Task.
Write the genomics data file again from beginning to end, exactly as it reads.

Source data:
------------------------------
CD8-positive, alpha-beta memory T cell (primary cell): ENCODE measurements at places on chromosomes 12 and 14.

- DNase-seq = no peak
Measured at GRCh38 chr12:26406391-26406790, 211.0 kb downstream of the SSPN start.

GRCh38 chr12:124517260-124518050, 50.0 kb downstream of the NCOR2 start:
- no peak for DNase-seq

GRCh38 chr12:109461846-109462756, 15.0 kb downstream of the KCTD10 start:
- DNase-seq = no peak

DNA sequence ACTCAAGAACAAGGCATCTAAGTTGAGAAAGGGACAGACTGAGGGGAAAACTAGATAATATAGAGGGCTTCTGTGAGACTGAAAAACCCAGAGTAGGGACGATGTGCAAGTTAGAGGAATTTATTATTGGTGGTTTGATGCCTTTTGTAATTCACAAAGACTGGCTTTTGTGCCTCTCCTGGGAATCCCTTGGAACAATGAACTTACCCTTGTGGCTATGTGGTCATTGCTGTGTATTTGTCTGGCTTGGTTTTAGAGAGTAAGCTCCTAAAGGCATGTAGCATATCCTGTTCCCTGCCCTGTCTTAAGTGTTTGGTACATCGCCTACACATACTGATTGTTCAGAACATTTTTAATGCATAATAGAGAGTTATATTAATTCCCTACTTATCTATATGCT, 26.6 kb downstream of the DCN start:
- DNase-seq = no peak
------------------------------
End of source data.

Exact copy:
CD8-positive, alpha-beta memory T cell (primary cell): ENCODE measurements at places on chromosomes 12 and 14.

- DNase-seq = no peak
Measured at GRCh38 chr12:26406391-26406790, 211.0 kb downstream of the SSPN start.

GRCh38 chr12:124517260-124518050, 50.0 kb downstream of the NCOR2 start:
- no peak for DNase-seq

GRCh38 chr12:109461846-109462756, 15.0 kb downstream of the KCTD10 start:
- DNase-seq = no peak

DNA sequence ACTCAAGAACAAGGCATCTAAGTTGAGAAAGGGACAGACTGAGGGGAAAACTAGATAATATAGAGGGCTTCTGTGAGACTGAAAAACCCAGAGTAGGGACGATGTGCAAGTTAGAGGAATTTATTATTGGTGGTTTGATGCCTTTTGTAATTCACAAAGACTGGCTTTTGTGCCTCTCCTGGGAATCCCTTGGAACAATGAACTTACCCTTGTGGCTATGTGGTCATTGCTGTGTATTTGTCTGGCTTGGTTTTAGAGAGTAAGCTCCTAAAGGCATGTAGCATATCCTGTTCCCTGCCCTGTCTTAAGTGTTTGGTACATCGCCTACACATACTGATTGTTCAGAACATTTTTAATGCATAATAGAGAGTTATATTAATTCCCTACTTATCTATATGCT, 26.6 kb downstream of the DCN start:
- DNase-seq = no peak